By Emilie Delwarde
DAX, France (Reuters) - Residents of the purpose-built village near Dax in southwestern France shop for groceries, get pampered at the hair salon and enjoy music recitals just like anyone else.
But this is no ordinary gated community - each of its 105 permanent residents has Alzheimer's disease.
The village offers the care of a nursing home in an environment dressed up as the outside world to soften any sense of painful rupture with the past, preserving a measure of autonomy and daily routine that may help slow the advance of dementia.
Madeleine Elissalde, 82, was among the first to move in when the village, the first in France and modelled on one in the Netherlands, opened in June. She says she likes the surrounding countryside and the shared house she lives in.
"It's like being at home," Elissalde said. "We're well looked after."
For a while after she was diagnosed, Elissalde lived with her daughter before moving in with another of her children. The moving around seemed to compound her memory loss, her family said.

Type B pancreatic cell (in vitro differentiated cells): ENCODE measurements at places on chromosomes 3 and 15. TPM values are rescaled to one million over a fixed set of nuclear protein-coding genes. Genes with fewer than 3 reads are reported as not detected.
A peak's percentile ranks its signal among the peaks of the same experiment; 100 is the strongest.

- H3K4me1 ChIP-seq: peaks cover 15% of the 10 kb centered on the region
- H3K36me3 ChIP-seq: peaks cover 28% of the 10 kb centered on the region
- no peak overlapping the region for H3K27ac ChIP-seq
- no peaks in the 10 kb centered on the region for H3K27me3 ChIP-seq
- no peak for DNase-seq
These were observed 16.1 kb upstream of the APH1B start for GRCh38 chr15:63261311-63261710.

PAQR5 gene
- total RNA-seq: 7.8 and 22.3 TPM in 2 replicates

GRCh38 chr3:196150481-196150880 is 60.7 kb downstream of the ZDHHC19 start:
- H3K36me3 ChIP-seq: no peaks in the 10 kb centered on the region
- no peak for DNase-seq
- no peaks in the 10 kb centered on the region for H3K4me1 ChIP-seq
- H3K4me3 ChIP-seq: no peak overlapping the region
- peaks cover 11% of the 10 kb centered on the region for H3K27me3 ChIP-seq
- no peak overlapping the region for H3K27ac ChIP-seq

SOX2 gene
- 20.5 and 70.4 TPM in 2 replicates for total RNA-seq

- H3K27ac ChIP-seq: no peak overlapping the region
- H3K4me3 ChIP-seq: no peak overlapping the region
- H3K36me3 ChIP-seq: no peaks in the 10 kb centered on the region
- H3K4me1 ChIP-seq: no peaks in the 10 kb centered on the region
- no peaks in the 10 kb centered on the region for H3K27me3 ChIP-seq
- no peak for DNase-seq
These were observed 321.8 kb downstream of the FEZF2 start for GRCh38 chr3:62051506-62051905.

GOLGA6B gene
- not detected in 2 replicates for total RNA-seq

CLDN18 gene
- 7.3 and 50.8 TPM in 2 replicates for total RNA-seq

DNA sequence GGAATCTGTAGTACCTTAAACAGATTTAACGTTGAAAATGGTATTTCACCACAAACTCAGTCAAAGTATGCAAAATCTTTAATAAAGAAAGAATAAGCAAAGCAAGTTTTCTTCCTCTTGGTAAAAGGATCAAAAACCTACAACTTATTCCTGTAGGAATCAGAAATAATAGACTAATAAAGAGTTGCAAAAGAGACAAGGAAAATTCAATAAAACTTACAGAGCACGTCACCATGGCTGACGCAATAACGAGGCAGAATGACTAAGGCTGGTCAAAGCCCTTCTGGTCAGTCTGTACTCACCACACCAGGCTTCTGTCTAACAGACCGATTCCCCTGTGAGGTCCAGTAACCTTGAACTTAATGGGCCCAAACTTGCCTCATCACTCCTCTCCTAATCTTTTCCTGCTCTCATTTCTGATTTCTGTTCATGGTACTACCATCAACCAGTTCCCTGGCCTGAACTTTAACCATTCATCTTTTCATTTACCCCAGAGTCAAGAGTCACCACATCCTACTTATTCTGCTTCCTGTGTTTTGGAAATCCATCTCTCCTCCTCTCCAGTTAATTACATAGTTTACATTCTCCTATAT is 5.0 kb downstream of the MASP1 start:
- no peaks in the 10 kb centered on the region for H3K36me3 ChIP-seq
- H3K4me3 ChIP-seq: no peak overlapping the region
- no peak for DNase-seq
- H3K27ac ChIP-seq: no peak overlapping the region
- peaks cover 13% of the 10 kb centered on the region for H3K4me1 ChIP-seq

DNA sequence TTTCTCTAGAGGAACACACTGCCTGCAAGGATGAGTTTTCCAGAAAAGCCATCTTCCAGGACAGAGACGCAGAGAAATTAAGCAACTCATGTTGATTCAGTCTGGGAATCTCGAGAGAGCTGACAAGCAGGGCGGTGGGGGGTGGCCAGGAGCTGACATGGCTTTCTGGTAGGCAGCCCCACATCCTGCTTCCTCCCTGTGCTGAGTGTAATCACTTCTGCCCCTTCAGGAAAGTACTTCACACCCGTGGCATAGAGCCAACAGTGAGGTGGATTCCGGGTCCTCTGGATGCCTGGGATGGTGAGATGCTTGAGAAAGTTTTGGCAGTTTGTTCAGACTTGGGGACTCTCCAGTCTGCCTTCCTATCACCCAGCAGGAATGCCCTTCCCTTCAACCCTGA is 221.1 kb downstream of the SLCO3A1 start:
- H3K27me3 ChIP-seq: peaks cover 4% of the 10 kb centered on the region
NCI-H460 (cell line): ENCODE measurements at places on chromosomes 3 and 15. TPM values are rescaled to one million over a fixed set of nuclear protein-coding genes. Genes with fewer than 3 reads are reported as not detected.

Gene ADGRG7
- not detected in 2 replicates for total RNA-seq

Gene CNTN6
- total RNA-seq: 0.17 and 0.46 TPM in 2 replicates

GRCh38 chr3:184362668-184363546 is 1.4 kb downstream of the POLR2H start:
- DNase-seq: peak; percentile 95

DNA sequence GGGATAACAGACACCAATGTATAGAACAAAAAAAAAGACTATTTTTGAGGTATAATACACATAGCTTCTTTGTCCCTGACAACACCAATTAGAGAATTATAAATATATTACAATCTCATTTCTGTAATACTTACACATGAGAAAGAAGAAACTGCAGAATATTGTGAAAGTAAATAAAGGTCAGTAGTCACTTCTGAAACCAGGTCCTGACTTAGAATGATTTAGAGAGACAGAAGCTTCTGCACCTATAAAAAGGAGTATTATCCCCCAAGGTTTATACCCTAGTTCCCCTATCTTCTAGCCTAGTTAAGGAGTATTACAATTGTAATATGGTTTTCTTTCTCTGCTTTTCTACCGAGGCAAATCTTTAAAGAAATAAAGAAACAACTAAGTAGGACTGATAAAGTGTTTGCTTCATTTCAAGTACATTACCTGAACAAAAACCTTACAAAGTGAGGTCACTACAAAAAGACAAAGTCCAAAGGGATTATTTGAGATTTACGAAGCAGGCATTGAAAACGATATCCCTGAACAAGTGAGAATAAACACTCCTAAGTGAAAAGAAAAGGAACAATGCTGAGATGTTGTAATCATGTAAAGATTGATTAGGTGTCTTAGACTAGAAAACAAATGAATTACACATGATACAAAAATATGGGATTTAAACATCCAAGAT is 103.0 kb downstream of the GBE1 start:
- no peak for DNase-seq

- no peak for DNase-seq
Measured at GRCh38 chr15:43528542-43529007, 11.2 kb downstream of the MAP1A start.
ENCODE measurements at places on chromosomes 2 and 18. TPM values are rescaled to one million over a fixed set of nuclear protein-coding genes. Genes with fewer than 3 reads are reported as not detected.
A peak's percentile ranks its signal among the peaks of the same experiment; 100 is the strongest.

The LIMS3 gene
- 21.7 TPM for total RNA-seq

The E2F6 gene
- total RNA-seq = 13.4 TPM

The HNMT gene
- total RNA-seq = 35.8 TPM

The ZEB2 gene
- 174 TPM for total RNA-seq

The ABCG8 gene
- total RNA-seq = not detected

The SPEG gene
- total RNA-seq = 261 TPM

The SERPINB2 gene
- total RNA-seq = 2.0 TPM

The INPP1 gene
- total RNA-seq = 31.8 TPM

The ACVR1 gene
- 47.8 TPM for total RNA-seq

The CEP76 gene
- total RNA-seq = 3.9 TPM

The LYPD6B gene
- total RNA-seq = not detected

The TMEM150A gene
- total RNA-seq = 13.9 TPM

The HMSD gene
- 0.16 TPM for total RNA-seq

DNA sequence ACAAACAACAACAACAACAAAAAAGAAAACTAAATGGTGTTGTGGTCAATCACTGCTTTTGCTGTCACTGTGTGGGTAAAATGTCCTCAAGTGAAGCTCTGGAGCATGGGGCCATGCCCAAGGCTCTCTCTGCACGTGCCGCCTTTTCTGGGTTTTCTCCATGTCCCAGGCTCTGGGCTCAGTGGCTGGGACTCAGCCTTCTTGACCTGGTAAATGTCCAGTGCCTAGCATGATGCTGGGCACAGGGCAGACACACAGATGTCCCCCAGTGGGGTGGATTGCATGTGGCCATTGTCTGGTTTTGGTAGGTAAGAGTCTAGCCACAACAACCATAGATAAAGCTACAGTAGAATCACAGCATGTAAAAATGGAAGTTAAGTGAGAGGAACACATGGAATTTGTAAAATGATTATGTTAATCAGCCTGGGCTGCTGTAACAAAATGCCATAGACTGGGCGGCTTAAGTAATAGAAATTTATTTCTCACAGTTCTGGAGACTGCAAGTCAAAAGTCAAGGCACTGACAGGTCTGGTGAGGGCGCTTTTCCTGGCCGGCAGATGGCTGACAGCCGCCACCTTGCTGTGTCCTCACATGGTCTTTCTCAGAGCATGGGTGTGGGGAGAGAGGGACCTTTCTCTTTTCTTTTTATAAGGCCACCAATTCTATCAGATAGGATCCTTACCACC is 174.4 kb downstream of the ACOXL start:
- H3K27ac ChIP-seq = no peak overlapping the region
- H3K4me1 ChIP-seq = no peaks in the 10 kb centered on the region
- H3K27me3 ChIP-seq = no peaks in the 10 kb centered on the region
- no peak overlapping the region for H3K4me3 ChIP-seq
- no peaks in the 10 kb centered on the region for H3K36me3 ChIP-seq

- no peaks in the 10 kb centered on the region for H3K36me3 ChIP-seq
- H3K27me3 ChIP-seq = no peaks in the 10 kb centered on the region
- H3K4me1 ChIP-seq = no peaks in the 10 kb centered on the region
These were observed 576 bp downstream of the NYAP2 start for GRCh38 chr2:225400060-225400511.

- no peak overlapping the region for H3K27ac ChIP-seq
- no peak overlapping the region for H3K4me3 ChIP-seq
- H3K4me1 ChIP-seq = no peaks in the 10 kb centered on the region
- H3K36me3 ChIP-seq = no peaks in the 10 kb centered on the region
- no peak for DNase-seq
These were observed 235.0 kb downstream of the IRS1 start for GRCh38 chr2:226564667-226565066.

But now that her daily reference points are more constant, her family say the memory loss has stabilised and she is able to live a more independent life than she would in a nursing home.
SLOWING THE DISEASE?
"Her memory loss is less severe," Elissalde's grand-daughter Aurore said as the two took shelter from the rain. "She's happy, she's rediscovered her enjoyment of life."
Each resident pays nearly 24,000 euros a year in fees. More than half the 6.7 million euro running costs are subsidised by public authorities.
Researchers from France's National Institute of Health and Medical Research are paying close attention. They want to know whether the village model can alter the clinical trajectory of the disease and whether it offers value for money.
The village has a cafeteria, a library and music room. Its shop provides fresh fruit and vegetables, and flour and chocolate for baking cakes. There are no nurses in white coats.
"We don't have a till," said Christine Surelle, who volunteers in the shop. "Our currency of exchange is smiles."
Her store is as much a place for human contact as it is a place to obtain essential necessities, she said.
"It's to maintain their sociability, to maintain a contact with the old world they once knew, to ensure there is no brutal break with the past."
(Reporting by Emilie Delwarde; Writing by Richard Lough; Editing by Gareth Jones)